Quotas – Can I change my mind?

Recently, I inadvertently ending up in a conversation with an angry bloke about quotas on boards and why women don’t get to the top. He was adamant it is because they don’t want to, nor are they qualified or competence enough to and if we introduced quotas we would end up with women not suitable or capable of the job in hand just to meet some stupid target! Phew, answer that one Diva! I am sure you know that I did!

However, my view on quotas has gone full circle. If you had asked me how I felt about them 10 years ago I would have been vehemently against such positive action for all the well reasoned arguments people use – it will upset the men and alienate them rather than get them on side; It will promote women not ready for the position and thus work against us as opposed to for us; it will be seen as tokenism and the women in question will not be taken seriously and so on, but today I see the situation very differently so why have I changed my mind?…

As a coach and innovator I recognise that some situations need a serious intervention to create dissonance with the status quo and frame breaking change. Getting women to their rightful place, sharing the decision-making process in the corporate, political, educational and legal arena is an example of frame breaking change and this level of change cannot be done incrementally, it demands a serious shift and serious shifts do not happen organically.

Sometimes we have to accept a short term change to achieve a permanent one and I think introducing quotas for a 30% female board representation is one of those. The quota only needs to be in place until the permanent change is embedded, but without it we are going to keep plodding along making little impact and giving the establishment more and more time to subvert the process.

We know it makes sense to have a more balanced boardroom, the business case is clear, over 80% of all consumer decisions are made by women, women make up over 50% of the population, girls outperform boys academically blah blah – the evidence is clear but and it’s a BIG but if we continue doing what we are doing this 30% target will get further and further away from us and what message does this send out to young girls? If they cannot see any women at the top why should they believe it is possible? Action speaks louder than words and if all we ever do is talk about it?…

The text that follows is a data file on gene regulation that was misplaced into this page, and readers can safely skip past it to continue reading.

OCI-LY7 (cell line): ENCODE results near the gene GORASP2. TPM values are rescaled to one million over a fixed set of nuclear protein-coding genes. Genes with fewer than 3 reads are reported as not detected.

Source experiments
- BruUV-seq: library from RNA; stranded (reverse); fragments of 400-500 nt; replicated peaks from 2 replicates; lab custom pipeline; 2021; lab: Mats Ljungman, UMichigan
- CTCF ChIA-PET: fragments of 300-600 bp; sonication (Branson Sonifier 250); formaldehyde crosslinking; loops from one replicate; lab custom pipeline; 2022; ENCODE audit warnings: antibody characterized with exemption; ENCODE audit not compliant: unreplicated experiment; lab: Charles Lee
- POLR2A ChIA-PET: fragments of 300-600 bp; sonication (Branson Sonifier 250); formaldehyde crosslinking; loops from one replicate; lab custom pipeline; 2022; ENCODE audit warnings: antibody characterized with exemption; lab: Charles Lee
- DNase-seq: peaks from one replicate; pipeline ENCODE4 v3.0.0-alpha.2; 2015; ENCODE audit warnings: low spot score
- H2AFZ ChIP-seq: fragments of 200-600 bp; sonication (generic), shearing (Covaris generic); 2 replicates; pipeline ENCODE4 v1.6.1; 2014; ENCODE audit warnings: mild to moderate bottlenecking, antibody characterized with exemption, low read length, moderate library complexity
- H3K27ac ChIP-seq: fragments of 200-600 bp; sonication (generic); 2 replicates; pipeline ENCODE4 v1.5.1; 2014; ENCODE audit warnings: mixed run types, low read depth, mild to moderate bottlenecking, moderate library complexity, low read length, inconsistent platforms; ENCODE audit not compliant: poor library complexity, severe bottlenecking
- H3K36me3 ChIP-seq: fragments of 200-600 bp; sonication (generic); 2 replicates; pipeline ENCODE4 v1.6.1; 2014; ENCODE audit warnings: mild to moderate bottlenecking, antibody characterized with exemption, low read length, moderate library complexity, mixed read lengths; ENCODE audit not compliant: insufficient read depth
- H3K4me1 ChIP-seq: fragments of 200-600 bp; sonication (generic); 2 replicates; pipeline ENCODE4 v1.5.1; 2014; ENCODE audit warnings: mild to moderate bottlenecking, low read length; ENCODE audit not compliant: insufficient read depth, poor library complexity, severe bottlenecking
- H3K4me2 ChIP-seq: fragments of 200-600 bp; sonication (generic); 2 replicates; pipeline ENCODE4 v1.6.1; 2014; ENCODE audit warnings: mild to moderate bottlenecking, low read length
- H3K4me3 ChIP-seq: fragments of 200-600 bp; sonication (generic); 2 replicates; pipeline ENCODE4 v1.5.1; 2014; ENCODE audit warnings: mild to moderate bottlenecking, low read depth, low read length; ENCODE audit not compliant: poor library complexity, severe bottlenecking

For those token women out there that are at the top I salute you! You have worked hard and sacrificed much to get there but is that really the way it should be? Is that the message to our girls? Tokenism does not work, we need a posse of women or none, the pressure on the lone female is too much and one woman cannot be expected to represent her whole gender in every decision and move she makes!

In my opinion, we have to invade the top in groups if we are to impact the landscape, 30% is a start and to say the talent is not out there? Well do not even get me started on that one! The time for legislation is now, we need to be brave, stand up and be counted and know this is the right thing in the short term to get us what we want, what we deserve, what the next generation craves and what the western world needs – a more balanced view from the top.

I would love to hear your views on this, join the conversation please!

 

 

10 Comments on Quotas – Can I change my mind?

  1. I’m with you Jane. A couple of years ago I would have said a big no to quotas but it is about redressing an imbalance. If you have too many greenfly in the garden you redress the balance by introducing ladybirds.
    Anyway, what’s the worse that can happen? We get a few women that underperform – and all the guys on boards are perfect? Aye right!

  2. Hear! Hear! Why oh why must women be perfect, it’s not a relevant argument. I’ve written on this many times but very little changes until legislation forces it to. Without legislation we’d still probably be trying to get the vote and landladies and landlords could still have signs in their windows saying ‘no blacks or Irish’. If it’s right, it’s right. And saying that maybe some ‘not very good’ women may end up on boards seems to presuppose that all the men are wonderful. I doubt that very much. We’ll know we have full gender equality when our senior posts are 50% women and 50% of them as rubbish as the current incumbents…
    Jane
    PS http://www.changingpeople.co.uk/2012/quotas-for-women-on-boards-yes-yes-yes/ the article I referred to above.

  3. I hve dithered for a long time Jane but was persuaded last year by Dr Ruth Sealey who gave a presentation at the Co-Operative Women’s 2020 event. Her research shows that nothing much has changed and she is absolutely passionate that we can no longer wait for thins to continue to change at the same rate. I now feel able to argue just as passionately, based on the evidence available.

  4. Philip A Birch // September 5, 2012 at 1:36 pm // Reply